Home » Business » Digital Transformation » How Suitable are All-flash Storage Systems for your Enterprise?
Flash has become a major subject in IT storage, but the number of solutions on the market these days can be a source of confusion for bosses intent on giving IT systems a 21st century overhaul.
When judging a business’s suitability for flash, executives should be making considerations through the following four categories:
If IT departments are continually striving for more performance predictability and consistency, then all-flash could help. Running virtualised and OLTP (online transaction processing) workloads in tandem with traditional workloads calls for high performance which flash delivers evenly, enabling upgrades to be made easily.
Many all-flash arrays only accommodate upgrading in large blocks, leading to a doubling in capacity even if it’s not technically needed. However, solutions exist that enable arrays additions to be made incrementally and online, which brings more opportunity to companies on slimmer budgets.
If application sets need low latency, then an array storage solution could bring you operating performance levels with sub-millisecond latency times. Management difficulties can become greatly eased through single-tier storage, as resources can be restricted to selected applications to bring guaranteed performance for business-critical services.
The demand for real-time data has become a launch-pad reason for embracing flash; it can provide instant insight into customer trends and forensic, high-speed business performance analysis.
Future performance also needs consideration; the scalability of flash, together with capacity scalability provides a useful path forwards in terms of optimising efficiency in your organisation’s IT department.
The movement towards virtualisation has been an IT business trend in recent years, as part of a larger pattern around flexible application deployment. The benefits of this mode of deployment won’t be news to most organisations, nor will the huge toll it takes on storage. But flash can help.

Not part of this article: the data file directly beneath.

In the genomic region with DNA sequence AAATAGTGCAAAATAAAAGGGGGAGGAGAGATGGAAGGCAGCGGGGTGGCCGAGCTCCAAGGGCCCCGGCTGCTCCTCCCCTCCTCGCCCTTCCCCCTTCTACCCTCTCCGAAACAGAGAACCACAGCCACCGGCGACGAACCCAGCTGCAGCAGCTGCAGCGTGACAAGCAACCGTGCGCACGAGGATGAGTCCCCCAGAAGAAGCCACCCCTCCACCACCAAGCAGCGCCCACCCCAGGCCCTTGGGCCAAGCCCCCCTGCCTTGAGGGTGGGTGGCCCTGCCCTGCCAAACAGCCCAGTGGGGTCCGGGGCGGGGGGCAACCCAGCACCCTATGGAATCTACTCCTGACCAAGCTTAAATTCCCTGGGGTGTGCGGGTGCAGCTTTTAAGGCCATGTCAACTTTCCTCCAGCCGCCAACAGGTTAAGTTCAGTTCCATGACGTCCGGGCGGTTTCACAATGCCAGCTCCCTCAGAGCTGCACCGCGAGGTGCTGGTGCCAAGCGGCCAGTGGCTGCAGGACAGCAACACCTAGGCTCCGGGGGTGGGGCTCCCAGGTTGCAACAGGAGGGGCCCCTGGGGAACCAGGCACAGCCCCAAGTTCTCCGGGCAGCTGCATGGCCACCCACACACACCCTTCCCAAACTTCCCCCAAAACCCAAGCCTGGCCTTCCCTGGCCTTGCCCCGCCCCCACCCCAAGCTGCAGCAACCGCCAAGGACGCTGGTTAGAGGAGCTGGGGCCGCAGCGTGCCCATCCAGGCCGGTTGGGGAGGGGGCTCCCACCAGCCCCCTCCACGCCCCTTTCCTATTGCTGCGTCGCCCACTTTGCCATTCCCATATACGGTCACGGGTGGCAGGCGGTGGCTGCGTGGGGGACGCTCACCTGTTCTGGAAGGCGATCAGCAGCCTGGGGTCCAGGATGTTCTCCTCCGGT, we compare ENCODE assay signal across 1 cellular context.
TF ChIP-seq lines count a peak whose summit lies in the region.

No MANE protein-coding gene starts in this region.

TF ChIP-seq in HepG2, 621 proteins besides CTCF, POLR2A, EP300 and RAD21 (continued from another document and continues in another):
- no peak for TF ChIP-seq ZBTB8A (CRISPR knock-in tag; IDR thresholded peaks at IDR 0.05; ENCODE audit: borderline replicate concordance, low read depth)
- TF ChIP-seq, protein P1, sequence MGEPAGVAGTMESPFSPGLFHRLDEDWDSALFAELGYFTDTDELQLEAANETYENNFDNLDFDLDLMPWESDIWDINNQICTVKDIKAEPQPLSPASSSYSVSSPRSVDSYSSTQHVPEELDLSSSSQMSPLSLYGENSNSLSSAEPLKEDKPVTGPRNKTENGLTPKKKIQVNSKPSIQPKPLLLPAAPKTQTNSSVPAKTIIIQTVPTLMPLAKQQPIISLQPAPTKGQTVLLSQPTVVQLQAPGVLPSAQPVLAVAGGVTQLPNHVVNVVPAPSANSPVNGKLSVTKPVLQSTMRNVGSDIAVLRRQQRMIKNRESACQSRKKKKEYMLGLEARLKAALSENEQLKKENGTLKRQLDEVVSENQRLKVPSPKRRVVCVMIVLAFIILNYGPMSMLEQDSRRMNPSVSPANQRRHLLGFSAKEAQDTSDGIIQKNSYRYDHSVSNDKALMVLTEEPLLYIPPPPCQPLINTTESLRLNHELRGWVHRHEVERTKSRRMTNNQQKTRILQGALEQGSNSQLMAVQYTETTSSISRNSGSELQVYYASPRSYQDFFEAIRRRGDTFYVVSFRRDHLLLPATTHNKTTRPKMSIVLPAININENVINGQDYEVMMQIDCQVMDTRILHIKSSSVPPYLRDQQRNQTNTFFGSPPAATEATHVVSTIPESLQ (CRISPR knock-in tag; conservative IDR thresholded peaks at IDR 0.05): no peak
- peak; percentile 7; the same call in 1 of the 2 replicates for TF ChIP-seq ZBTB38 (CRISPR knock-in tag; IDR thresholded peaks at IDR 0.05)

Flash puts itself forward as a first-rate performer when it comes to virtualisation, and the distinction has helped create customers out of interested bosses while inspiring many executives to plan for all-flash infrastructures. Flash has thus gone from a niche, single application deployment option into a mainstream way to accommodate the multi-application shared storage demands of modern business.
Flash is undeniably popular and for good reason, yet the myriad of shapes and sizes it comes in reflects the enormous variation in modern day data centres; it’s the exact opposite of a one-size-fits-all situation.
So much choice may be vexing at first, but closer inspection reveals huge scope for real specifics to be ironed out so that companies can get a truly bespoke solution that’s built around key applications, user access and response time demands.
Leading vendors can help by assessing your needs of scale; mission critical applications can be enhanced to wield highly responsive with super-reliable performance and optimised services.
Before flash can be deployed, IT architects need to understand their storage parameters and use this to evaluate the technology required.
In the past, these have amounted to guestimations, both about future and current workload demands, but flash needs precision if it is to be implemented correctly and successfully.
Insight into the unique profile of a business’s application workloads can be obtained through storage workload performance analytics. When workload data from both current and historical production storage systems are harvested, IT administrators can build detailed workload models which can then be used by infrastructure managers to evaluate and stress-test potential new products.
Storage performance validation tools can now be so effective that the simulations can be nearly identical to the production workloads in question. After factoring in price and how flash will meet application workload demands, executives should have a pretty good idea as to whether flash really is right for an organisation’s data centre.
When you consider the agile capability of flash, its modest eco-footprint and lightweight power consumption, it’s easy to understand how sales of all-flash storage solutions have increased dramatically over recent years.
While it’s thought that most data centres will incorporate flash technology to some degree by 2020, it really is worth taking the time to find a bespoke solution with a respected industry authority.